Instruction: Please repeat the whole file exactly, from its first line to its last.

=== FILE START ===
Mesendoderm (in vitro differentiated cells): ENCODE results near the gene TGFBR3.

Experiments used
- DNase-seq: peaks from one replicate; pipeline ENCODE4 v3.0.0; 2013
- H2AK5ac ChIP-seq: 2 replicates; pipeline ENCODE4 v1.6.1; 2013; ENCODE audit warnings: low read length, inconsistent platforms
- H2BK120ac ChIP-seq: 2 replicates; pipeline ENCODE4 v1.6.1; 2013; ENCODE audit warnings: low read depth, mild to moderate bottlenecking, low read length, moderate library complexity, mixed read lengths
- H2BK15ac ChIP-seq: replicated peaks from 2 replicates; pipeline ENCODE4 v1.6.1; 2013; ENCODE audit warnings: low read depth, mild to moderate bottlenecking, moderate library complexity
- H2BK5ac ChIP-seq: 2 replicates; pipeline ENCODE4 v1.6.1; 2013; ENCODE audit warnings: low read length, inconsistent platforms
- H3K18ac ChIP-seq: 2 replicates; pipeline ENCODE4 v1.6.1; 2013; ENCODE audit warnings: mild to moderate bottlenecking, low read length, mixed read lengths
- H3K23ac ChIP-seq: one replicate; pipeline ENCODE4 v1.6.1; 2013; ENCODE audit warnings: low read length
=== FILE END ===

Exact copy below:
Mesendoderm (in vitro differentiated cells): ENCODE results near the gene TGFBR3.

Experiments used
- DNase-seq: peaks from one replicate; pipeline ENCODE4 v3.0.0; 2013
- H2AK5ac ChIP-seq: 2 replicates; pipeline ENCODE4 v1.6.1; 2013; ENCODE audit warnings: low read length, inconsistent platforms
- H2BK120ac ChIP-seq: 2 replicates; pipeline ENCODE4 v1.6.1; 2013; ENCODE audit warnings: low read depth, mild to moderate bottlenecking, low read length, moderate library complexity, mixed read lengths
- H2BK15ac ChIP-seq: replicated peaks from 2 replicates; pipeline ENCODE4 v1.6.1; 2013; ENCODE audit warnings: low read depth, mild to moderate bottlenecking, moderate library complexity
- H2BK5ac ChIP-seq: 2 replicates; pipeline ENCODE4 v1.6.1; 2013; ENCODE audit warnings: low read length, inconsistent platforms
- H3K18ac ChIP-seq: 2 replicates; pipeline ENCODE4 v1.6.1; 2013; ENCODE audit warnings: mild to moderate bottlenecking, low read length, mixed read lengths
- H3K23ac ChIP-seq: one replicate; pipeline ENCODE4 v1.6.1; 2013; ENCODE audit warnings: low read length